We got a bit of a scare during the Florida Fish and Wildlife Conservation Commission red-tide testing at the end of July, with low levels being found just offshore of Hernando County, but current testing shows no signs of the potentially deadly bloom inshore or offshore.
Testing sites included two sites 4 and 5 miles off north Hernando Beach, a half-mile north of Pine Island in shallow water and about 8 miles offshore from Pine Island.
The concern for Hernando is that if red tide invades, it could hurt what has been a very good scalloping season this year.
Red tide is a biotoxin and accumulates in filter-feeders like shellfish, including scallops. Cooking does not destroy the biotoxin. Eating tainted scallops can cause Neurotoxic Shellsifsh Poisoning, which can produce tingling on the tongue in humans, gastrointestinal distress, headaches, chills, and reversal of one’s sensation of hot and cold. The symptoms can last a few days.
Capt. Josh Fritz (352) 345-9304: Capt. Josh reports the redfish action has amped up to where everyone was hoping it would be. Fish are bunching up in schools of up to 30 fish and actively feeding. He put his anglers on one school and they were able to work them for 90 minutes, taking fish to oversized using live pinfish, sardines and cut bait. The fish are on the move, so it requires putting in some time hunting them down. He’s been finding them up and down the coast from the Pasco County line north to Pine Island. A surprise bonus catch on a trip last week was a 16-pound tripletail taken while fishing for reds in Filaman Bayou in Hudson. The fish swan up to the outboard on the boat, and was met with a baited hook. Normally found in deeper water, particularly when they scale above 5 pounds, the fish are a rarity anywhere one might find redfish. Offshore, working a rocky ledge in about 15 feet of water, his anglers landed a number of mangrove snapper to 3 pounds. Cut, fresh sardines were working well. Capt. Josh reports there are a lot of tiny sardines schooling on the flats now. Known as net-wreckers, the tiny baits make excellent chum and pinched in half and threaded on a hook, are ideal morsels for snapper.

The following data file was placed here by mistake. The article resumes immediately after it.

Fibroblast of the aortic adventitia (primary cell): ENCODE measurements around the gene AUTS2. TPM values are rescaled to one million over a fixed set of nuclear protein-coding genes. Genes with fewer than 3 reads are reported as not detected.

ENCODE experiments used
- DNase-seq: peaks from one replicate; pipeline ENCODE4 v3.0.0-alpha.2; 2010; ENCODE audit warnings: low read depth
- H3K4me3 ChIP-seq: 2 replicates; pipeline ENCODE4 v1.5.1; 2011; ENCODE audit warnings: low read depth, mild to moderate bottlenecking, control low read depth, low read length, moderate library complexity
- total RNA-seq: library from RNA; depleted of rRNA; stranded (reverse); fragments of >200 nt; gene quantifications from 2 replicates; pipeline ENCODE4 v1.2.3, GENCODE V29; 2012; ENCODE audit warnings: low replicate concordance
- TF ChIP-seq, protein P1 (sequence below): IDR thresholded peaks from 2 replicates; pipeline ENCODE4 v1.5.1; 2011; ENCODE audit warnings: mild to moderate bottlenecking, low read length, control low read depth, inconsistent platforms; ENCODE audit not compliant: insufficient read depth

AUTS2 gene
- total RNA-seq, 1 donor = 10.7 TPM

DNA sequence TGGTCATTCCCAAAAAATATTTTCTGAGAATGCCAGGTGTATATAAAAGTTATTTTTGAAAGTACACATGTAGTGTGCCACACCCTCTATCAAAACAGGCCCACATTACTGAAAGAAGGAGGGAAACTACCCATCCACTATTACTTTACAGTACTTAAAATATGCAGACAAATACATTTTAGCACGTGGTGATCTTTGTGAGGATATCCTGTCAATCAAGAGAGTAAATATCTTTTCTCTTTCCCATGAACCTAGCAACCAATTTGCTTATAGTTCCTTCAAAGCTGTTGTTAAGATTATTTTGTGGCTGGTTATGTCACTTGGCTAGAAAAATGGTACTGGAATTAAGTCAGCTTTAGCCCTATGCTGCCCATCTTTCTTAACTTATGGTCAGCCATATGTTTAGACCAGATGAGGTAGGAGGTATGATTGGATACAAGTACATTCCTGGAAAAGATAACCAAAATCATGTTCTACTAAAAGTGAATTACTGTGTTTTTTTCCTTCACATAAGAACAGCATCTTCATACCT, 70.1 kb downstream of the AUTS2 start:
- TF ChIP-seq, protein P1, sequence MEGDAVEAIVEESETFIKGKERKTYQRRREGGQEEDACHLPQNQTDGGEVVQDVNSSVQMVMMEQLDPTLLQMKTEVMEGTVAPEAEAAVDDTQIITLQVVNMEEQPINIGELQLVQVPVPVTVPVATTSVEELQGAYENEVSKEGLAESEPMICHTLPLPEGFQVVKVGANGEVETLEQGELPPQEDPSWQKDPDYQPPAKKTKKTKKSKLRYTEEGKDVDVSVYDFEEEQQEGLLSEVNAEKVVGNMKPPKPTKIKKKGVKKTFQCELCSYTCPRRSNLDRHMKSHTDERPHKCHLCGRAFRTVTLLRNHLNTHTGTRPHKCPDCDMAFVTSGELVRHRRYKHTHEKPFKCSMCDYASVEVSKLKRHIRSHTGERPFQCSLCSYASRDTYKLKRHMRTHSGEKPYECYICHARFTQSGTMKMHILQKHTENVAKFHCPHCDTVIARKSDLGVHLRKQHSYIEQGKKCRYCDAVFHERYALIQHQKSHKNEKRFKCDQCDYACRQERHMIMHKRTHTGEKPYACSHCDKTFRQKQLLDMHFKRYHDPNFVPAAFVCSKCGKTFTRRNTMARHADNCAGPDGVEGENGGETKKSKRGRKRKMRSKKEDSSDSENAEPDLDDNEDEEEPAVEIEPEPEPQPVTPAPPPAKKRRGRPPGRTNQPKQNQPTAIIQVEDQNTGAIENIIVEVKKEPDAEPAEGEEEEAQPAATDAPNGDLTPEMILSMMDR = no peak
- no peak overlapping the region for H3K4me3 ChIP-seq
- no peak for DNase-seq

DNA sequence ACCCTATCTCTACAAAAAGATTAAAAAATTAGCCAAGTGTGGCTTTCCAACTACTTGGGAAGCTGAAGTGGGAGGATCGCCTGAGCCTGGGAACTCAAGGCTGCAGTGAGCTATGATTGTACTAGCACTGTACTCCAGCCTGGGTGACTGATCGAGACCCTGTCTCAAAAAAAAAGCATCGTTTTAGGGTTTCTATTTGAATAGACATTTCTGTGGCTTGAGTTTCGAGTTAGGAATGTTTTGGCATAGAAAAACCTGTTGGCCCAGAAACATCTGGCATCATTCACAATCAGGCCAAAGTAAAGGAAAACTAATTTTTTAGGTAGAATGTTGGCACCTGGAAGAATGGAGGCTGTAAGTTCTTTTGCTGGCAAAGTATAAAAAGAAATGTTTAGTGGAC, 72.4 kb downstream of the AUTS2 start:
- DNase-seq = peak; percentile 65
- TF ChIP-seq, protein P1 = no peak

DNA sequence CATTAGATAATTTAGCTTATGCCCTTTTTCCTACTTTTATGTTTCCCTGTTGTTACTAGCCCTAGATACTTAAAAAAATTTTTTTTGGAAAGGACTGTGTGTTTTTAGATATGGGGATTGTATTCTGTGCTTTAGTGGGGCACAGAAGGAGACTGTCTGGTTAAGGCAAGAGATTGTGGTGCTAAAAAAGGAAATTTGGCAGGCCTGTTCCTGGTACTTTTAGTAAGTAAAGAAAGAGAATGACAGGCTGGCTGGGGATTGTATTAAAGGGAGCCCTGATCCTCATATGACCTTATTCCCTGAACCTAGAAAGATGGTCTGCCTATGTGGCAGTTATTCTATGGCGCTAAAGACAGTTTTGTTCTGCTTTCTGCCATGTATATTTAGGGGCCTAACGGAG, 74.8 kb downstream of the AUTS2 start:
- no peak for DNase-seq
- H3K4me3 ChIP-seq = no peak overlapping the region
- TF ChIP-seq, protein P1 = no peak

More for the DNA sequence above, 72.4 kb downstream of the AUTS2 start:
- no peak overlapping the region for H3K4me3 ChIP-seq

Capt. Mike Manning (727) 243-8918: Capt. Mike took a trip west of Clearwater, fishing between 200 and 400 feet of water. He and anglers landed a couple of mahi to 40 inches, gag grouper to 33 inches, red grouper, triggerfish and scamp. They used a mix of live pinfish and squid.
Pasco/Pinellas tackle shop roundup
One Stop Bait and Tackle (727) 842-5610: Dave reports anglers have been taking some trout, reds and the odd snook fishing off the Fred Howard Park causeway. Live shrimp and pinfish have been working well. Gulp shad tails have been working among artificial baits. Sharks are all over the area flats. Chumming and setting out chunks of dead bait will get them.